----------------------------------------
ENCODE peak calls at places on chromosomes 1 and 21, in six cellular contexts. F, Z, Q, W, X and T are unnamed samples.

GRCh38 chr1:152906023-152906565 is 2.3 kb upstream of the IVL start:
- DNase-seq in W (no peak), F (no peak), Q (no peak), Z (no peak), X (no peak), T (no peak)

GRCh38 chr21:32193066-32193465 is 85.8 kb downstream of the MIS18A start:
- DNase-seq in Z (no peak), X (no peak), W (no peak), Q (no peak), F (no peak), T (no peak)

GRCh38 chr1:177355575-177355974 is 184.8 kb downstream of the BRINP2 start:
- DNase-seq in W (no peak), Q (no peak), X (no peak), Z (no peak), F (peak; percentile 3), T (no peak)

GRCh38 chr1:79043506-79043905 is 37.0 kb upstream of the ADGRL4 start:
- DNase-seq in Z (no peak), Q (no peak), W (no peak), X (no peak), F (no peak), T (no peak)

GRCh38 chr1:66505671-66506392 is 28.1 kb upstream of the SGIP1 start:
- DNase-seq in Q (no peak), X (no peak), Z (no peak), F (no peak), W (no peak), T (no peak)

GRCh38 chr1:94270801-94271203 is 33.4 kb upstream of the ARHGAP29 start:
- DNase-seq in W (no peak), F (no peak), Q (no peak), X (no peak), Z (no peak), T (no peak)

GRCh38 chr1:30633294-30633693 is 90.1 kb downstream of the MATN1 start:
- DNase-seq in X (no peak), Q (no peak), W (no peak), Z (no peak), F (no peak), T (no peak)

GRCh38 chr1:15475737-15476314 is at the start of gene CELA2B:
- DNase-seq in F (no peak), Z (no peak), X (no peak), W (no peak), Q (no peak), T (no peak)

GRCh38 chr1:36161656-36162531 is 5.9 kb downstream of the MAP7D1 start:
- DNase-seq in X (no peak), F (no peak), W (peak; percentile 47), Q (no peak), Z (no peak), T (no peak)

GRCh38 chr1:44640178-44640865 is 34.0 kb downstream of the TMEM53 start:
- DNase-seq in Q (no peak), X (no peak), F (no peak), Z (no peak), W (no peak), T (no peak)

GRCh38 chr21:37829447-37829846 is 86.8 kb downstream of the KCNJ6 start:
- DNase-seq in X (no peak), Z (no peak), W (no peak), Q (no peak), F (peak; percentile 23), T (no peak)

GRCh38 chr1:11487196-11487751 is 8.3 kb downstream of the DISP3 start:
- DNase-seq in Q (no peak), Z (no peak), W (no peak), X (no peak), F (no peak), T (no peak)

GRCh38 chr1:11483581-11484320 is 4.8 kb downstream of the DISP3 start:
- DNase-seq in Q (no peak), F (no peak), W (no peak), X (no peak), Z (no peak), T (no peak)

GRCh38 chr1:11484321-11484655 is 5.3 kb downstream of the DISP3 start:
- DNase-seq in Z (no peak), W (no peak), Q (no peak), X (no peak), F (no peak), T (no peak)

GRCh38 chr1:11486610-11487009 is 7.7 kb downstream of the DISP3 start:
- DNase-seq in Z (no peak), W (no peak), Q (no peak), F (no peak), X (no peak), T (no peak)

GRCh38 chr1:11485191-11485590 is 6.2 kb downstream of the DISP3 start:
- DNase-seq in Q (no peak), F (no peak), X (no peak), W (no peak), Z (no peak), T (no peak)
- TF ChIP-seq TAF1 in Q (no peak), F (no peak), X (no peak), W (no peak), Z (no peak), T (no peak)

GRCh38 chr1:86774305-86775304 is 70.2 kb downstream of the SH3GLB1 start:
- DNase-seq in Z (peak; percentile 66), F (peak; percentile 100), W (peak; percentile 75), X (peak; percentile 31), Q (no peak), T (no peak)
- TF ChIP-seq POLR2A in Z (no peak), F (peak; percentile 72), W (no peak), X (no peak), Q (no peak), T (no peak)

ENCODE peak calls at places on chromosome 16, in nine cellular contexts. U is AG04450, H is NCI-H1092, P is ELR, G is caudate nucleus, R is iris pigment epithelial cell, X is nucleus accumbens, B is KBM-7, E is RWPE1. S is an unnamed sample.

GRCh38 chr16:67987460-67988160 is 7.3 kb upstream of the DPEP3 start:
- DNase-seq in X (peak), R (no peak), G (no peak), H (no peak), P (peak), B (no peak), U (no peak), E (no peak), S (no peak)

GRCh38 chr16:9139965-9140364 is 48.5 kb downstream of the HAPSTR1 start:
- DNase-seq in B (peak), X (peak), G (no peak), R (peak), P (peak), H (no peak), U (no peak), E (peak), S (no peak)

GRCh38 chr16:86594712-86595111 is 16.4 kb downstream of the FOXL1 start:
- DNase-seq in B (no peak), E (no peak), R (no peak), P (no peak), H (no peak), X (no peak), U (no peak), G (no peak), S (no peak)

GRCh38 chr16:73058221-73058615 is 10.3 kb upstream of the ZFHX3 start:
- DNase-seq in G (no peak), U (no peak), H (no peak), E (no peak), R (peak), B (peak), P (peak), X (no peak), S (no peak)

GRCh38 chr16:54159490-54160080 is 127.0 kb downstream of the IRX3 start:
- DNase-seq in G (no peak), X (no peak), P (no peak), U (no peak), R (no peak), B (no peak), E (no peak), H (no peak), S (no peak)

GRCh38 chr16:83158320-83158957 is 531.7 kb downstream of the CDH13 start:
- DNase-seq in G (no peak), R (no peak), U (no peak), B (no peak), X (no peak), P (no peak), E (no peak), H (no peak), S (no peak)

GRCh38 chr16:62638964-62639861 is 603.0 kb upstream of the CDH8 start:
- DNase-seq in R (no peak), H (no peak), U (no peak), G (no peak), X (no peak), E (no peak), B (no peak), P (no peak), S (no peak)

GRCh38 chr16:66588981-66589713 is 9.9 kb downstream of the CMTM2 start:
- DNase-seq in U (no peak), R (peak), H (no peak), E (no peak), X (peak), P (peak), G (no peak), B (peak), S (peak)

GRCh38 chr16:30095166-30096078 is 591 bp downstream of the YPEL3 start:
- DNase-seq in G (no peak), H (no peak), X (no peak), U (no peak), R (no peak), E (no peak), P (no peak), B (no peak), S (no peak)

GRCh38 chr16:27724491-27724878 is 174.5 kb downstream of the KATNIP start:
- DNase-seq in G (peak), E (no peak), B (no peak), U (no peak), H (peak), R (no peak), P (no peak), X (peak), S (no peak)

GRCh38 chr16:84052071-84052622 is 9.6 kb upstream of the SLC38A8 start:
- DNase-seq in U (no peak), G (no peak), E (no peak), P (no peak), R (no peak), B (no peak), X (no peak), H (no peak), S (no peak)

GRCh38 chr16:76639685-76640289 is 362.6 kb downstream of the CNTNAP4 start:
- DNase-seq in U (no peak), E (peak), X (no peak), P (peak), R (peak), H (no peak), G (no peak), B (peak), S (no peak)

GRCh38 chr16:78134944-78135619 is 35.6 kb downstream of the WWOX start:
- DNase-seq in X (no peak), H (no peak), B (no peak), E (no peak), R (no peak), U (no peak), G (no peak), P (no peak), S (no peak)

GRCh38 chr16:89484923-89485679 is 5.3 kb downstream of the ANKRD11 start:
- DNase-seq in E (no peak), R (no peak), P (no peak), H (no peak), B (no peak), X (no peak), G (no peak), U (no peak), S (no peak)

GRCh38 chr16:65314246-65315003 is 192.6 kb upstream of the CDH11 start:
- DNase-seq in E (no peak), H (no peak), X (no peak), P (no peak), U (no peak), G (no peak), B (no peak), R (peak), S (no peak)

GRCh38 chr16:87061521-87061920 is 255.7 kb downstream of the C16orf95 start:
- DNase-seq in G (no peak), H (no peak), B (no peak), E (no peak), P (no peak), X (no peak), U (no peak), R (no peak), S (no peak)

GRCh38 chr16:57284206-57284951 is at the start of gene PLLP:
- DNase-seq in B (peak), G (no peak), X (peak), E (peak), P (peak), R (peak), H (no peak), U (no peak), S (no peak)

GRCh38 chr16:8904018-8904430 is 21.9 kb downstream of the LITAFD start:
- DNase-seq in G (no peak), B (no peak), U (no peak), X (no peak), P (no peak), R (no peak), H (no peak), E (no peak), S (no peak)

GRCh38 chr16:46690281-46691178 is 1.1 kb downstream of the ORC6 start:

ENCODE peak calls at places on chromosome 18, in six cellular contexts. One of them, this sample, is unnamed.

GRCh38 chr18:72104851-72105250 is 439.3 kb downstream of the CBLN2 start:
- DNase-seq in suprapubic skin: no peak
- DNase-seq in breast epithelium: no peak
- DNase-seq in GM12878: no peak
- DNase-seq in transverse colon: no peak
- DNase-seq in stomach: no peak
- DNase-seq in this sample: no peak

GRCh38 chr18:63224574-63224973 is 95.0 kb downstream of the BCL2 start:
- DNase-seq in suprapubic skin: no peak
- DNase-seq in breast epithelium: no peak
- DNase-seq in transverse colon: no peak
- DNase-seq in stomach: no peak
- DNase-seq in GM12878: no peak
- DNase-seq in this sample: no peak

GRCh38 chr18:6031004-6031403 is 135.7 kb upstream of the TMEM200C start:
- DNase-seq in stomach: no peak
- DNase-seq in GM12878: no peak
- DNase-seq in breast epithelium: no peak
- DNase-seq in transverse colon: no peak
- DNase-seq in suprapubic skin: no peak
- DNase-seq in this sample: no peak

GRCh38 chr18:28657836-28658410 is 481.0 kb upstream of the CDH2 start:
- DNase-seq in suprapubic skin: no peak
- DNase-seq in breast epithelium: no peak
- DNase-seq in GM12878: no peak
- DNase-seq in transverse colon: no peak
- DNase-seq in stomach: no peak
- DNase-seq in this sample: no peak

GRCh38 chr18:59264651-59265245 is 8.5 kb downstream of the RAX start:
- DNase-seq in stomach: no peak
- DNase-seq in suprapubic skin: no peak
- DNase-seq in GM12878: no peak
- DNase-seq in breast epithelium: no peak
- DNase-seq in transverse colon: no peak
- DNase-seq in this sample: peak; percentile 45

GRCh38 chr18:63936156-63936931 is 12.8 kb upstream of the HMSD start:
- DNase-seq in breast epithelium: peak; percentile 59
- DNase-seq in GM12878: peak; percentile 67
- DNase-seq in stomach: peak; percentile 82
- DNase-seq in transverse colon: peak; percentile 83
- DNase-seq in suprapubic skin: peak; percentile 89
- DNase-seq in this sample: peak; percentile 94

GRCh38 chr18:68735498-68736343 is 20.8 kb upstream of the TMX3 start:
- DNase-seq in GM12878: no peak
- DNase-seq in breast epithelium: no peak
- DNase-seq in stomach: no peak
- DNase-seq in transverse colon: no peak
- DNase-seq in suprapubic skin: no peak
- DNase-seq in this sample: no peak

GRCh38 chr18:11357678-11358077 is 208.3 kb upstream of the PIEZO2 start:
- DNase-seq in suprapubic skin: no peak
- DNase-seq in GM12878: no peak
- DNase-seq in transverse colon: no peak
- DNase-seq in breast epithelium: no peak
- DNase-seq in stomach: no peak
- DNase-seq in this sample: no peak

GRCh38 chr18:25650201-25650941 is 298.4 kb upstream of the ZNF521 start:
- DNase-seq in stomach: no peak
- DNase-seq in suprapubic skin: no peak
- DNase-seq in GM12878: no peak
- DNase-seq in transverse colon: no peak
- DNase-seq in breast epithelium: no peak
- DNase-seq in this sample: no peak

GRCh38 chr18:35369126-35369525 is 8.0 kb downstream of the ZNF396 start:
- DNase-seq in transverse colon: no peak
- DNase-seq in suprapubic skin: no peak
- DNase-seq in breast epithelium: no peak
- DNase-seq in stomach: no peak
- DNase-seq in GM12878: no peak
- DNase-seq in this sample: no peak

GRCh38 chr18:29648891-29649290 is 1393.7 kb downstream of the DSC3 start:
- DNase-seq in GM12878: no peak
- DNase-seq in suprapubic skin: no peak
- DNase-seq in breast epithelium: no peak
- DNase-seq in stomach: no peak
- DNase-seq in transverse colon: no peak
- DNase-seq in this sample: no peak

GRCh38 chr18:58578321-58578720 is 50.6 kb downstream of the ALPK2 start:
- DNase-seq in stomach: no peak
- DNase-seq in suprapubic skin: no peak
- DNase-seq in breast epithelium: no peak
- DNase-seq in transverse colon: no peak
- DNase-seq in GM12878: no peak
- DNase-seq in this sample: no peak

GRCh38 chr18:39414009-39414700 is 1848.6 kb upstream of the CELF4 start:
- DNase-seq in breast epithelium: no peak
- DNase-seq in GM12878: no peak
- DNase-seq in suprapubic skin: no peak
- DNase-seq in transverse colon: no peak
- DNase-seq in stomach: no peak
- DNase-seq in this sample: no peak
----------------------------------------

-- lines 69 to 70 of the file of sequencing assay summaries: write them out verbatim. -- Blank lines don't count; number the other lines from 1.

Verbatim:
GRCh38 chr16:87061521-87061920 is 255.7 kb downstream of the C16orf95 start:
- DNase-seq in G (no peak), H (no peak), B (no peak), E (no peak), P (no peak), X (no peak), U (no peak), R (no peak), S (no peak)